|November 10th 2009
Rare but not desirable - Your comments
Thanks for the feedback about the my Blog regarding desirability. Out of interest to you, the registered Codd
corkscrew by Thomas Jackson & Co reached £205.00, it didn't sell, my reserve was £350.00.The Berkeley & Co
Horn registered design corkscrew with the forked snake tongue type opener sold for £375.00, I'd actually set the
reserve at £275 on that one purely as I thought the Codd opener was a more interesting piece & worth a bit more.
While this was happening I somehow managed to spend a fortune on a Frank Ellis Brummel type corkscrew, yes, I
really did catch auction fever but it's a nice piece & I guess every now & then we all get the auction fever bug.
Anyway, some of your comments about Rare but not desirable:
Graeme Nott, Sussex, UK writes:
"I think you are right in what you say drives pricing on corkscrews. I also think what the people at the top of the
corkscrew collecting pile have in their collections drives prices and the pieces that appear in the major books on the
subject; "The Classics," if you like. The feeling of he/she has got that and I want one plays its part as well,
particularly as you move into corkscrew elite from what I have seen; I think that sometimes unique items are not as
popular because not enough collectors can own one for people to feel their collection ought to contain one.
I still think the main factors are quality (engineering and build quality), rarity, desirability (importantly including to the
wider markets as with Thomasons anyone can see they are a pretty flashy way of getting a cork out of a bottle) and
of course condition."
Tommy Campnell, Bainbridge Island, WA, USA writes:
"There are many views and factors when it comes to rating a piece. And some of the MOST influential are the avid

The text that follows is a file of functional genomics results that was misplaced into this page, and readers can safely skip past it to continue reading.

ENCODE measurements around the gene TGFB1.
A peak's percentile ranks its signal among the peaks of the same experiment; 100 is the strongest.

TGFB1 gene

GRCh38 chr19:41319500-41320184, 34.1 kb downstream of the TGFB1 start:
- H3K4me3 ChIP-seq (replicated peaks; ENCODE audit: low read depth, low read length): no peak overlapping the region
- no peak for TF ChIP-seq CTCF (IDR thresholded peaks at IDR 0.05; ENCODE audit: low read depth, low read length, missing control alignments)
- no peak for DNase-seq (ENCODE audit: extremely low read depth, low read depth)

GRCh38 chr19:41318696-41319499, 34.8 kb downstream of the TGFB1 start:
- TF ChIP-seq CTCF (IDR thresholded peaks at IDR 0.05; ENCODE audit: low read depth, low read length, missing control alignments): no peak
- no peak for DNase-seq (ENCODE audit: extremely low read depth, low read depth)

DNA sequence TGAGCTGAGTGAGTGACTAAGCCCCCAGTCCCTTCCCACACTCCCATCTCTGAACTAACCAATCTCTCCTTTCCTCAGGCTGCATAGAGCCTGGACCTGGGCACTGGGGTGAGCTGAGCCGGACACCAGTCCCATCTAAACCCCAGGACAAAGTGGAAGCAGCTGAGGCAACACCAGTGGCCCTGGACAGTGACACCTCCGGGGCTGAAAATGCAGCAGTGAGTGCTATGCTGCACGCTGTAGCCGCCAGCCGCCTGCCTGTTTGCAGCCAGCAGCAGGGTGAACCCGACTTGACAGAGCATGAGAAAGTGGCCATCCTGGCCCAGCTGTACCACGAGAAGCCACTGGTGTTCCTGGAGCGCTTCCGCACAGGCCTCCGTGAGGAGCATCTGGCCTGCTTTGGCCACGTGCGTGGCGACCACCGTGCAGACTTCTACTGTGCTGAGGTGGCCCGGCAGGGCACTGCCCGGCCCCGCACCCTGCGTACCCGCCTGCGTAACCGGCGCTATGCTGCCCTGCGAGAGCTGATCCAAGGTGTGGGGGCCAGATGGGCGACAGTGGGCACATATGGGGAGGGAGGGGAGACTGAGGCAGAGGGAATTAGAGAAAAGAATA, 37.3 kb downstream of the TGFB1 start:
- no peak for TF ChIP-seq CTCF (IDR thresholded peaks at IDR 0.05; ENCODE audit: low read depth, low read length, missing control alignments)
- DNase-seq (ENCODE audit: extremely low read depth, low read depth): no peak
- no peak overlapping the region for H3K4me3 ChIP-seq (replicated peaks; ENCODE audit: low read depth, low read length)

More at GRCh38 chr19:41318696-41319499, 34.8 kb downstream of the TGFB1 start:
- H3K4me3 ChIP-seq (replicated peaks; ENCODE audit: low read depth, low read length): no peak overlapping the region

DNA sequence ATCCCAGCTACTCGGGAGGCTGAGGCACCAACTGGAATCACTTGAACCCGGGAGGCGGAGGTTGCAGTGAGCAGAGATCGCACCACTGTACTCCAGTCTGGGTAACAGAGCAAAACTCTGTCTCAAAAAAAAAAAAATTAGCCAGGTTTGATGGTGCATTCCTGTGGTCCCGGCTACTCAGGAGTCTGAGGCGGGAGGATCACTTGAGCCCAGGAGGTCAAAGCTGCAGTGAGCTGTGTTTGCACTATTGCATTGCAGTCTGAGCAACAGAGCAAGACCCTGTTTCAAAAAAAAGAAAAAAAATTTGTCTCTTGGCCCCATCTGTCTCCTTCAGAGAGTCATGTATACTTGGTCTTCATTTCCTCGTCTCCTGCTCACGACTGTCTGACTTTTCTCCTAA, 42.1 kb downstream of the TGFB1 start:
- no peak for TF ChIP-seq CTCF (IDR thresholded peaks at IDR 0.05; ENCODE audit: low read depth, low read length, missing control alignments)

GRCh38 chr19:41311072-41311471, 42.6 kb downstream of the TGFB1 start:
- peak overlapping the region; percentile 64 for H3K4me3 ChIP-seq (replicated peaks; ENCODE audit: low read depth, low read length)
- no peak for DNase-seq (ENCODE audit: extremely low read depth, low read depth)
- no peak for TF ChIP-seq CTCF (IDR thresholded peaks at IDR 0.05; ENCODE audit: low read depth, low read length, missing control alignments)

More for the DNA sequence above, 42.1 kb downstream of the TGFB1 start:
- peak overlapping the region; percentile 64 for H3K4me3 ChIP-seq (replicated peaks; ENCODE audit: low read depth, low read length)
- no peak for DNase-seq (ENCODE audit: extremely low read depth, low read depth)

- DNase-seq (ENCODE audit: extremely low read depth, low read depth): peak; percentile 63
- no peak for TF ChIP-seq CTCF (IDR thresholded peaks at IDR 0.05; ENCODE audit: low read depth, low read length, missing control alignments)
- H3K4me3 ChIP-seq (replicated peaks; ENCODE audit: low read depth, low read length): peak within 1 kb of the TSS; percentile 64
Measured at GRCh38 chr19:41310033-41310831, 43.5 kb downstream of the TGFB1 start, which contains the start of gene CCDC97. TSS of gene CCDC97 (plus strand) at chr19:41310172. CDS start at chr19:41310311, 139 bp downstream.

collectors. From the guys who write books to us avid sellers. When Don Bull features variants or highlights a piece
in the Weekly Screw, you can bet a handful, or more, start to look for, and ultimately bid up whatever was featured.
Consider the Austrian Era or the Williamson Flashes, Syroco's go up and down, and right now - The Gemelli
Patents! Some people have taken a liking to these pieces,and us avid searchers notice the spike in prices, and we
jump on the band wagon! Usually make out pretty good too. But we are the ones who notice the small spikes, add
to the market trend or fad, then ride the wave!
I hear you, with the whole "new discovery" / undocumented piece, but "we" need to create the buzz. Not everybody
knows what it is. Have the piece published in a book or revision. Get the word out in Blogs and Emails. We
capitalize most, when most of the collectors know what it is. It is the bidders who ultimately set the market value.
We just feed it.
Desirability will always yield higher bids over rarity. Fortunately and unfortunately."
Bob Smith, Sussex or Suffolk (he's on the move), UK writes:
"What prompted me to get in touch after not doing so for a while, was your interesting piece on your website
regarding the unsold 1894 Codd opener by Thomas Jackson & Co. I think you've highlighted some valid points
regarding how some people collect, and their motivation behind their individual interests.
I think (maybe) that we all have our favourite categories of corkscrews (mine as you know, are Levers) while
admiring all of the genre, but there is no doubt that some do go for the shiny, ornate and elaborate (preferably with
a big name attached) above all others. Personally, that kind of thing doesn't effect me so much - I actually like the
simple, quirky items, and will choose a Lund lever above a celebrated piece, just to add it to my collection of similar
levers - no matter how plain and dull the appearance."
I actually was one of the people 'watching' your Codd opener, as I have several Codds in my collection and was
keeping tabs on it out of genuine interest - and was amazed that it didn't sell.
Richard Stevenson, Aylesbury, UK writes:
"For what it is worth, if a corkscrew has PA (Public Appeal) then it will always sell well and for a good price.
When I do a wine tasting and show some corkscrews then it is the 4 pillar Kings Screw that people find most
impressive. It is not rare like your previously unseen corkscrew registrations but fetches £400+ where as your
extremely rare items only fetch half of that. Likewise Thomasons,Robert Jones, Ladies Legs etc. will always fetch
good prices even if they are not rare."
Thank you all very much for contributing.